9 great reasons to visit Ireland this winter

Need an excuse for your next winter trip? You’ve come to the right place. Take a look at all the reasons why Ireland should be on your travel hit list.

From dramatic nature to creature comforts, Ireland in winter is a delight for all the senses. Go when others don’t and see a whole new side to the country.

1.  Avoid the crowds

Winter is the off-peak tourist season in Ireland. That means the major attractions have shorter wait times and fewer crowds. Sounds like a win, win! So if you want to see the Guinness Storehouse, the Book of Kells or any other memorable destinations, a winter trip is just the ticket.

Guinness Storehouse, Dublin
Guinness Storehouse, Dublin

2.  Save, save, save

One of the main reasons why we love low season travel is that it’s great value for money. If you book off-peak for your next trip, you can enjoy even better value flights, accommodation and car rental. Or why not check out our Vacation Store for great value flight and hotel packages and so much more. Then you have even more reason to treat yourself to a few extra luxuries during your trip.

3.  Curl up in a castle

Do you love the sound of wind and rain while you’re tucked up indoors? Same here. Luckily, Ireland has lots of cozy retreats.

One of the best places to find unique accommodation is the Irish Landmark Trust. Carefully restoring Ireland’s built heritage, they equip historic buildings with everything you need for your cosy getaway. Choose from a miniature medieval castle, a Georgian mews or even a lighthouse.

4.  Indulge in comfort food

During your winter trip, treat yourself to some true Irish soul food. Thick slices of homemade brown bread with lashings of butter. Toasted sambos full-to-bursting with sharp cheddar cheese and a dab of Ballymaloe Relish. Many mouthwatering meals lie ahead…

For seafood lovers in the northern part of the country, the chowder in Nancy’s Barn Ballyliffin is a must. This restaurant is even the proud winner of the 2019 All-Ireland Chowder Cook Off.

Chowder at Nancy's Barn, Ballyliffin
Chowder at Nancy’s Barn, Ballyliffin (Photo cred: facebook.com/nancybarn)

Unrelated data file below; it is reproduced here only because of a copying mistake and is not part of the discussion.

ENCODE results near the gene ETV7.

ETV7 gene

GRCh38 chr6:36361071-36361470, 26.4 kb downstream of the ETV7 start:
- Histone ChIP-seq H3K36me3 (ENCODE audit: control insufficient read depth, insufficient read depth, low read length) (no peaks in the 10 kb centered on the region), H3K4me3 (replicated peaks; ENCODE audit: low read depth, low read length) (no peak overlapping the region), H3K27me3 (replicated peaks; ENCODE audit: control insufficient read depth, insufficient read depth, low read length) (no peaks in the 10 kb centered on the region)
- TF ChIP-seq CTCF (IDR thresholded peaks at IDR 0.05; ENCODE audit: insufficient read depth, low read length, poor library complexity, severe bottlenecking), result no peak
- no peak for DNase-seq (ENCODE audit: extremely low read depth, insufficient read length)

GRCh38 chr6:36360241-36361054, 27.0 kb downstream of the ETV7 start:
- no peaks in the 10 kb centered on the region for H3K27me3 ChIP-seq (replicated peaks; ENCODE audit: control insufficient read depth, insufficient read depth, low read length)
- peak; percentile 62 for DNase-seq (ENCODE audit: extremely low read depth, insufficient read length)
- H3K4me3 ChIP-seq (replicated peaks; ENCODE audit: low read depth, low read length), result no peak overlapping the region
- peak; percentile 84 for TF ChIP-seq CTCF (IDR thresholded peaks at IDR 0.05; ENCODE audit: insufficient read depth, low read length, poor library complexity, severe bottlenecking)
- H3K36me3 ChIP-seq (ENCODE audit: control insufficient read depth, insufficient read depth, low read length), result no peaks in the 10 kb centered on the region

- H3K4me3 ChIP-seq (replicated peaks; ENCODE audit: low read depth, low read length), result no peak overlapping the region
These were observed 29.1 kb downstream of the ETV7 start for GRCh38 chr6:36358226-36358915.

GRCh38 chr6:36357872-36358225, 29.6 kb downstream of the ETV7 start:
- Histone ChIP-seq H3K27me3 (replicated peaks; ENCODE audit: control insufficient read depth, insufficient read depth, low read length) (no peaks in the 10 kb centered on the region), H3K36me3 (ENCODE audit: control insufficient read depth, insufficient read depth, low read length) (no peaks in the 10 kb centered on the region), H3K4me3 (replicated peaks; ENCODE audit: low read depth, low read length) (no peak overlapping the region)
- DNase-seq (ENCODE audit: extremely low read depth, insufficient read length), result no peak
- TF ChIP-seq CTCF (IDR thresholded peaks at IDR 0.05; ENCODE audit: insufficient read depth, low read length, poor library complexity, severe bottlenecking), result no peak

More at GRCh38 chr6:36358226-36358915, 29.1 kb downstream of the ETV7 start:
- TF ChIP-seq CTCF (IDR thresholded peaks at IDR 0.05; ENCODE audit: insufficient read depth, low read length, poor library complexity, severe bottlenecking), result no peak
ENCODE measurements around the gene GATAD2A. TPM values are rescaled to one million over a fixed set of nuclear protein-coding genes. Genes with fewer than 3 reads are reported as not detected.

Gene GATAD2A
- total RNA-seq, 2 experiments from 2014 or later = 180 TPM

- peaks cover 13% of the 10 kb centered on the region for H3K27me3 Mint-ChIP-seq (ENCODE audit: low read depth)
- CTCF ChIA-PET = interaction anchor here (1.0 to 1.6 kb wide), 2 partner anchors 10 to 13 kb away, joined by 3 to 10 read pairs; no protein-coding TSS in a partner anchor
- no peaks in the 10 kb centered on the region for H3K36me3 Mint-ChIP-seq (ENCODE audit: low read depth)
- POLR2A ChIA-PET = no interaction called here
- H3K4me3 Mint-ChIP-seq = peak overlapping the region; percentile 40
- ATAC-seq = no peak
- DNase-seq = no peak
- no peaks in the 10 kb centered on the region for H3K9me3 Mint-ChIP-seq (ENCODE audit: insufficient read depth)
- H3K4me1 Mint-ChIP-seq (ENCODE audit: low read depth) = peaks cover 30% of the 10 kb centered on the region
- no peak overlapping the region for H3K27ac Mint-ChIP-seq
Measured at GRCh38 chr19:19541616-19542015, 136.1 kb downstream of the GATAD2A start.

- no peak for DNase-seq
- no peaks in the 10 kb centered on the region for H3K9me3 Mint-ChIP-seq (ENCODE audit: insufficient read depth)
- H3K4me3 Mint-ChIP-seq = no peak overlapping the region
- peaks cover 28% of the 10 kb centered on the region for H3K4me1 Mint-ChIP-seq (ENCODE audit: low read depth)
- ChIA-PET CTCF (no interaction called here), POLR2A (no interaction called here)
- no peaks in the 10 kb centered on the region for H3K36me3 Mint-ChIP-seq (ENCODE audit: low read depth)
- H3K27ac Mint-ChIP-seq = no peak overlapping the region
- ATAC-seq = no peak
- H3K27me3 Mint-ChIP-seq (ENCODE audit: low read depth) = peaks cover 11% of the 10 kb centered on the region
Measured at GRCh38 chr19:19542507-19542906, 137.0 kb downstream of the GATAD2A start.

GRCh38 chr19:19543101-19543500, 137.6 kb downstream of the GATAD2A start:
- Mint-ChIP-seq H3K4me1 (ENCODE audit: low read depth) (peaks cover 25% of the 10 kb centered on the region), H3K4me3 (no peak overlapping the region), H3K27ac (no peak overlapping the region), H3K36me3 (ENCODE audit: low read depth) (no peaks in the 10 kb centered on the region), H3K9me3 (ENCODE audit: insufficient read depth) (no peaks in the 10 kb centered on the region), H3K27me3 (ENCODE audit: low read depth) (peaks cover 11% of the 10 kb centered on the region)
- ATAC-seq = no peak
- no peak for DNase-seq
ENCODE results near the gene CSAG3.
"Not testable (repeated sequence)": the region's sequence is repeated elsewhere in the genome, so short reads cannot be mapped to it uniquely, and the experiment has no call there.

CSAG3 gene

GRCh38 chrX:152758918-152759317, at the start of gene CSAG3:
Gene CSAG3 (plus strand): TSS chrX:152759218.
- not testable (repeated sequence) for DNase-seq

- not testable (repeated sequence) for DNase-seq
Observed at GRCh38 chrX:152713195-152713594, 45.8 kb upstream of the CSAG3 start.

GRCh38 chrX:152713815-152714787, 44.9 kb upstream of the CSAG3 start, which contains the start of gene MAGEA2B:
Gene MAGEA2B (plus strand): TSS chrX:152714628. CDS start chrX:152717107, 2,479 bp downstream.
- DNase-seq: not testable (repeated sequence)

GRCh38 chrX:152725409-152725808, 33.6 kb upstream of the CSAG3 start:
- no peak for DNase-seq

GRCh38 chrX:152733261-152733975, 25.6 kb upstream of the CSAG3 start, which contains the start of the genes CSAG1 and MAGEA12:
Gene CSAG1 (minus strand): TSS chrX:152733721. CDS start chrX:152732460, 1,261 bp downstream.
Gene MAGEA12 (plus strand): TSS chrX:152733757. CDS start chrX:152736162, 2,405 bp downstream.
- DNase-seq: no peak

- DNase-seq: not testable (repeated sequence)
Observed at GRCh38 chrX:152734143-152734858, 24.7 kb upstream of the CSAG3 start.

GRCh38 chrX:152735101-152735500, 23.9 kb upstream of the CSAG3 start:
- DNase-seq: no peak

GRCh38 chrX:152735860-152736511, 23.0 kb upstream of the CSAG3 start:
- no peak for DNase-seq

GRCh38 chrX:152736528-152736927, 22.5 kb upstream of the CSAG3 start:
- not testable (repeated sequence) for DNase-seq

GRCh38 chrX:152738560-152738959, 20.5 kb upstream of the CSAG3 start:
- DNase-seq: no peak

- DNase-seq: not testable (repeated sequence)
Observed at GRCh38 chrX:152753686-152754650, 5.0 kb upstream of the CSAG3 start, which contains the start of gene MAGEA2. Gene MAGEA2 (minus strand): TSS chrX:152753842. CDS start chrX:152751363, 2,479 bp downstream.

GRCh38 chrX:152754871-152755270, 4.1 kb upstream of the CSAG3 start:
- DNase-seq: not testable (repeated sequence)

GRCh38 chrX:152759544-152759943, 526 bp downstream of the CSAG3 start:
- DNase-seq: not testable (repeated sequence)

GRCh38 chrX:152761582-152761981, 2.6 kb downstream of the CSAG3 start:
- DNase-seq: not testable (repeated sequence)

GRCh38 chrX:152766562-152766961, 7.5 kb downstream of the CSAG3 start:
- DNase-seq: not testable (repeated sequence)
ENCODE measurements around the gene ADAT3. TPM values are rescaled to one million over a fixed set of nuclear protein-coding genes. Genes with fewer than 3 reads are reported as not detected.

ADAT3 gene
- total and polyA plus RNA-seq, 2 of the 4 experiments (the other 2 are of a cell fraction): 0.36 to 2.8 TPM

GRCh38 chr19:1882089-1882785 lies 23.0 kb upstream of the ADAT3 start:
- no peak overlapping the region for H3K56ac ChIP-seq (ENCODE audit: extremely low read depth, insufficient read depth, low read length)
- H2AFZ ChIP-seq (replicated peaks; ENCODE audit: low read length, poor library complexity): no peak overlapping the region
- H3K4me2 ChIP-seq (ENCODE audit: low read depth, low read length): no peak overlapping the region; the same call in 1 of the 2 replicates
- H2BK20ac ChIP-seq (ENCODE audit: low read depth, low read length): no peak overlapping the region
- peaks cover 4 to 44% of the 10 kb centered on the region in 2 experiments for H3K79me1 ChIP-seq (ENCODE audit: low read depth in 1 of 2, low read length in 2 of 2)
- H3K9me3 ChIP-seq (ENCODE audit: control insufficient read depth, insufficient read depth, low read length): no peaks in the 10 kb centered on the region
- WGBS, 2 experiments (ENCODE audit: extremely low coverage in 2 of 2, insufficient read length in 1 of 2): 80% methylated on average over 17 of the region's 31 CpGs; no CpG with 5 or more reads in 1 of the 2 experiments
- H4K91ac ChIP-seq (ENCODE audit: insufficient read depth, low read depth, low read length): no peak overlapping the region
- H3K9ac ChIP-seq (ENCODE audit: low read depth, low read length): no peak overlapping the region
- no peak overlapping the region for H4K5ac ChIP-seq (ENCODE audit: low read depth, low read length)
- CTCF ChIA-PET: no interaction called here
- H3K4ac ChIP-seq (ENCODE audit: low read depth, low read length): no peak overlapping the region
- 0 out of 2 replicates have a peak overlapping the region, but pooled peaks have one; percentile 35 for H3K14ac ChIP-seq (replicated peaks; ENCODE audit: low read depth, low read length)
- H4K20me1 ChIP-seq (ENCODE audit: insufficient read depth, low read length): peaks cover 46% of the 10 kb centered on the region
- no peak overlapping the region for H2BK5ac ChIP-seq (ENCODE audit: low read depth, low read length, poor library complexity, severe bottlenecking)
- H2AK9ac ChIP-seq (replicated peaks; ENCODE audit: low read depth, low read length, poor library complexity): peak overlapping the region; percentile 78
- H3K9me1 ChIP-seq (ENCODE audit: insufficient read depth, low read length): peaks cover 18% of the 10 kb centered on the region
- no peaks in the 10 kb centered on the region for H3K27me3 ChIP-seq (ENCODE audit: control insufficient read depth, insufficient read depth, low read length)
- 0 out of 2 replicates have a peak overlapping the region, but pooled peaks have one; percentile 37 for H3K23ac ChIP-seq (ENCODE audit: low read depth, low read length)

Another delicacy to put on that list is Irish stew. In fact, the Lonely Planet included the dish in its top 50 food experiences in the world.

5.  Seasonal shopping

Need to pick up a few Christmas gifts? There are lots of opportunities to find thoughtful pieces on your winter trip.

Get into the festive spirit in the Viking city of Waterford and its Winterval festival. As well as winter activities, there are Christmas markets full of stalls selling handmade crafts.

Winterval Festival Waterford
Winterval Festival Waterford

Just outside Dublin city centre, the Gifted Fair in the RDS is a Mecca for Christmas shoppers. Sculpture, skincare, socks. They’ve got it all.

6.  It’s showtime

Culture vultures have plenty to do in Ireland in the colder months. Head to the National Opera House in Wexford for the Irish Baroque Orchestra performing Handel’s Messiah.

Meanwhile in Dublin, a modern retelling of A Christmas Carol by Charles Dickens is taking up residence in The Gate.

Travelling with kids? Then pantomime season is essential. If you’re in Cork, take a chance on those magic beans with Jack And The Beanstalk.

7.  Winter solstice Newgrange

Did you know that Ireland has a structure older than the Egyptian pyramids? Newgrange passage tomb was built 5,200 years ago by Stone Age farmers.

On the shortest day of the year, it reveals itself as a marvel of ancient engineering. The inner passageway is illuminated as the sun rises on the winter solstice each year.

Newgrange Stone Age Passage Tomb
Newgrange Stone Age Passage Tomb

If you’re very lucky, you can even experience this from within Newgrange itself. There’s a lottery for tickets to enter on the winter solstice.

8.  Wrap up and explore

When the weather gets colder, a certain mid-winter magic descends on Ireland’s most scenic spots. Wrap up, venture outside and see it for yourself.

The dramatic coastline of the Wild Atlantic Way is always worth a visit. In winter, the choppier water and starker landscapes make the scenery even more captivating. This is also the perfect time to take in the Cliffs of Moher, as you’ll avoid the peak season crowds.

Panoramic sunset at the Cliffs of Moher with Branaunmore sea stack, Ireland
Panoramic sunset at the Cliffs of Moher with Branaunmore sea stack, Ireland

On the other side of the country, Glendalough is wonderful for winter hikes. With each step, you get closer to stunning views of the valley and its two lakes.

9. Sip on something special

Ireland does cosy winter pubs very well. Settle in to a centuries-old room, find a comfortable chair and warm yourself in front of a roaring fire. It’s just about as idyllic as it gets.

Wondering what to drink? Of course Guinness is ubiquitous and there are lots of nice craft beer options. But there are some distinctly wintery drinks to sample too. Hot ports and hot whiskeys are perfect when you’ve just come in from the cold. And for a sweet ending to the night, try a Brandy Baileys. Trust us, it’s more delicious than it sounds.


Ready to plan your winter trip to Ireland? Find great value flight deals.